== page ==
The Debtor’s Prism

As noted by Robert Schroeder:

“Last week, the debt hit $21 trillion for the first time, rising from the $20 trillion mark it notched on Sept. 8. The debt is guaranteed to go higher, with President Donald Trump having signed a debt-limit suspension in February, allowing unlimited borrowing through March 1, 2019. Economists expect wider deficits to result from the tax cut Trump signed in December.

While a trillion-dollar increase over roughly six months isn’t unprecedented — there was one in 2009, during the Great Recession, and another in 2010 — it’s certainly fast.”

Excessive borrowing by companies, households or governments lies at the root of almost every economic crisis of the past four decades, from Mexico to Japan, and from East Asia to Russia, Venezuela, and Argentina. But it’s not just countries, but companies as well. You don’t have to look too far back to see companies like Enron, GM, Bear Stearns, Lehman and a litany of others brought down by surging debt levels and simple “greed.” Households too have seen their fair share of debt burden related disaster from mortgages to credit cards to massive losses of personal wealth.

It would seem that after nearly 40-years, some lessons would have been learned.

Apparently not, as Congressional lawmakers once again are squabbling on not how to “save money” and “reduce the federal debt,” but rather “damn the debt, full speed ahead with spending.”

Such reckless abandon by politicians is simply due to a lack of “experience” with the consequences of debt.

In 2008, Margaret Atwood discussed this point in a Wall Street Journal article:

“Without memory, there is no debt. Put another way: Without story, there is no debt.

A story is a string of actions occurring over time — one damn thing after another, as we glibly say in creative writing classes — and debt happens as a result of actions occurring over time. Therefore, any debt involves a plot line: how you got into debt, what you did, said and thought while you were in there, and then — depending on whether the ending is to be happy or sad — how you got out of debt, or else how you got further and further into it until you became overwhelmed by it, and sank from view.”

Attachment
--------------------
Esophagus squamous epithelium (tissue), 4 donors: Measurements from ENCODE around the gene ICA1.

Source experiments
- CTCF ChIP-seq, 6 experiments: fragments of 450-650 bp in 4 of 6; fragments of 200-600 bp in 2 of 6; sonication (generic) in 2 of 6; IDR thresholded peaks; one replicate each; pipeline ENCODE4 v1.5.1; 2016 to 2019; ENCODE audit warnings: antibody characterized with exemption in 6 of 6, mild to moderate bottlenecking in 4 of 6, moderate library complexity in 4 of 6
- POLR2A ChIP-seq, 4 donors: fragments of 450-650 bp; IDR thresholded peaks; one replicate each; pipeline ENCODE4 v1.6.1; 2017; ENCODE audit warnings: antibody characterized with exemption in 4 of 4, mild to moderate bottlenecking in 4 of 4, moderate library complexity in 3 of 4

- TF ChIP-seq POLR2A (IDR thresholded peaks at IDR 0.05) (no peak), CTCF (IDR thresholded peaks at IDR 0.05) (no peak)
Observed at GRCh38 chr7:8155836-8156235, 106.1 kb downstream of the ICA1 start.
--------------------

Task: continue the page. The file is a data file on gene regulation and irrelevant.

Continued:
The problem today is there is no “story” about the consequences of debt in the U.S. While there is a litany of other countries which have had their own “debt disaster” story, those issues have been dismissed under the excuse of “yes, but they aren’t the U.S.”

As I discussed recently in relation to the tax cut/reform package passed by Congress last year:

“Of course, the real question is how are you going to ‘pay for it?’

Even as Kevin Brady noted in our interview, when I discussed the ‘fiscal’ side of the tax reform bill, without achieving accelerated rates of economic growth – ‘the debt will balloon.’”

It is pretty simplistic math:

Cut revenue by $2 Trillion + add $2 Trillion is spending = $4 Trillion shortfall.

While it is true the debt doesn’t have to be repaid today, it does have to be serviced.

Committee for a Responsible Federal Budget president Maya MacGuineas recently published a commentary describing how interest is on a path to quadruple over the next decade, reaching over $1 trillion per year.

“Interest on the debt is the fastest growing part of the budget. While interest had already been projected to rise rapidly the recent tax and budget deals will significantly accelerate that growth. As a result, our latest estimate finds interest costs will almost quadruple between 2017 and 2028 in dollar terms and reach their highest share of Gross Domestic Product (GDP) in history.